The results of today's German general election are in. The Christian Democrats (CDU), for the second consecutive time, will be the largest party in the Bundestag, the lower house of the German parliament. The difference is that, this time, the CDU and the Free Democrats (FDP), the preferred coalition partner of the CDU, together have enough seats to form a coalition government. By contrast, after the 2005 election, the CDU was forced into a "grand coalition" with the second-largest party, the center-left Social Democrats (SPD).
The reports so far, largely based on exit polls, show a slim majority for a CDU/FDP coalition, but most media outlets seem to believe that the result will hold.
The German Federal Republic (BRD, in German) is 60 years old. It constituted the government of West Germany from 1949 to 1990, and of all Germany since then. During those years, the most common form of government has been a CDU/FDP coalition, most recently from 1982 to 1998, with Helmut Kohl as chancellor (head of government).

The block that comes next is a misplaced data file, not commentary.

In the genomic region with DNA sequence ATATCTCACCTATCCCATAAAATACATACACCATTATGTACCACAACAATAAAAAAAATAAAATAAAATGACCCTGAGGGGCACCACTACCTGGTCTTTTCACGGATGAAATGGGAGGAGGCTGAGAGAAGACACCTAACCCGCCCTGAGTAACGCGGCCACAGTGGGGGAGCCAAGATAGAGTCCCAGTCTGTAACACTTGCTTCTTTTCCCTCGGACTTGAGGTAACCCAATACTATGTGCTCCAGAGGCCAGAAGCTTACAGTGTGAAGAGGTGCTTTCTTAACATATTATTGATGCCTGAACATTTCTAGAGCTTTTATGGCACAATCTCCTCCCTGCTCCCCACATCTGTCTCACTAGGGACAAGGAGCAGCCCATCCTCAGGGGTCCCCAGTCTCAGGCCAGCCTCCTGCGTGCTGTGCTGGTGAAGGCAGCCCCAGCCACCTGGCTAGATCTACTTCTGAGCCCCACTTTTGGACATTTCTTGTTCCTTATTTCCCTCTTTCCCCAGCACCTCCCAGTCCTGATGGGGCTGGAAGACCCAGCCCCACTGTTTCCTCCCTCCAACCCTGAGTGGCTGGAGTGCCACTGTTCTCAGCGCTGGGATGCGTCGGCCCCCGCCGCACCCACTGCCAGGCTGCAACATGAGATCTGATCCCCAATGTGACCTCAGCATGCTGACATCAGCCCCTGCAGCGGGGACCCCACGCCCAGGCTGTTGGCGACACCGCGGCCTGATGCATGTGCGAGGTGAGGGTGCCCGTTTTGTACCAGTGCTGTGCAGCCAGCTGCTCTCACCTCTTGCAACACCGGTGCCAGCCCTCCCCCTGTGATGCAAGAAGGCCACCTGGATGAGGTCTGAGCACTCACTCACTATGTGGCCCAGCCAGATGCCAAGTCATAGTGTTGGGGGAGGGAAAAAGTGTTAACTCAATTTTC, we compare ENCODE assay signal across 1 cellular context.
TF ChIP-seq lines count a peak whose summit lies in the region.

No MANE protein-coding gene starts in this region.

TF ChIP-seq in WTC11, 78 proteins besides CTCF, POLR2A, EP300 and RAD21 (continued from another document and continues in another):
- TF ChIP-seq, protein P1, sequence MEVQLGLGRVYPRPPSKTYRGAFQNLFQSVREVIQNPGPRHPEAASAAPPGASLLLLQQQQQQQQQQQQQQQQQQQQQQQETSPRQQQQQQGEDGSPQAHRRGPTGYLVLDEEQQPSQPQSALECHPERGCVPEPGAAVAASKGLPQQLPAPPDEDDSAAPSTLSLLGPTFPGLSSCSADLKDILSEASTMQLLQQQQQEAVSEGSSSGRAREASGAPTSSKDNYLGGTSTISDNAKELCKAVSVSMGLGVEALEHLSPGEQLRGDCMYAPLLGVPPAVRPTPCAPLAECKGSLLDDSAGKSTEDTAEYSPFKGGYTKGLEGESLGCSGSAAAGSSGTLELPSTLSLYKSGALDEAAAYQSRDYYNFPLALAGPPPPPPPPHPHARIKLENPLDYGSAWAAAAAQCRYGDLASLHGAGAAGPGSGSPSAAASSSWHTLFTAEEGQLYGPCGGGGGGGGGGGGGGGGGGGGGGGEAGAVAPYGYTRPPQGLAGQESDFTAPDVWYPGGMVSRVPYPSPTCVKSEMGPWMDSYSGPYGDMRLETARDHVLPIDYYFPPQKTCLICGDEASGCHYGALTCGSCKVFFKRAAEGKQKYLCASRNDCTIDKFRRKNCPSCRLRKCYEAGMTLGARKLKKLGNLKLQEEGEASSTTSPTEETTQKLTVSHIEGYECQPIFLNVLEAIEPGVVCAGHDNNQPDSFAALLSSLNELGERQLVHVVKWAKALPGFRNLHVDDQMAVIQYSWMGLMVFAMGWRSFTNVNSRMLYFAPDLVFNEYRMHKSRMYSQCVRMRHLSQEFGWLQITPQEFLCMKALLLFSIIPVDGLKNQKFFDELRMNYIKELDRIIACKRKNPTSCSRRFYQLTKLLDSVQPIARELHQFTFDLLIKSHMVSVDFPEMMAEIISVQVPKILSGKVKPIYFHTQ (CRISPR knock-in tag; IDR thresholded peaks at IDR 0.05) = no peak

Now, the current chancellor, Angela Merkel of the CDU, will head such a coalition. It will be her first time at the head of a center-right government.
The SPD, in part because a breakaway faction has combined with eastern German ex-communists to form a new Left Party, has made its worst showing in the history of BRD elections.
Germany will join France and Italy as major European powers with center-right governments. And the United Kingdom is expected to follow suit by next June. It will be interesting to see whether that results in economic reforms, especially as recovery continues from the recent recession.
One major issue is whether they will loosen regulation of labor markets, which many believe has been the main cause for unemployment rates in continental Europe that, even in economic boom times, have been higher than in the U.S. and Britain.
Angela Merkel is personally popular in her country, with poll ratings that exceed those for her party as a whole. She lacks charisma. The same can be said of those most prominent among the other CDU chancellors, Kohl and Konrad Adenauer. That may well be a backlash in reaction to Germany's experience with the man who was arguably the most charismatic politician of all time, Adolf Hitler.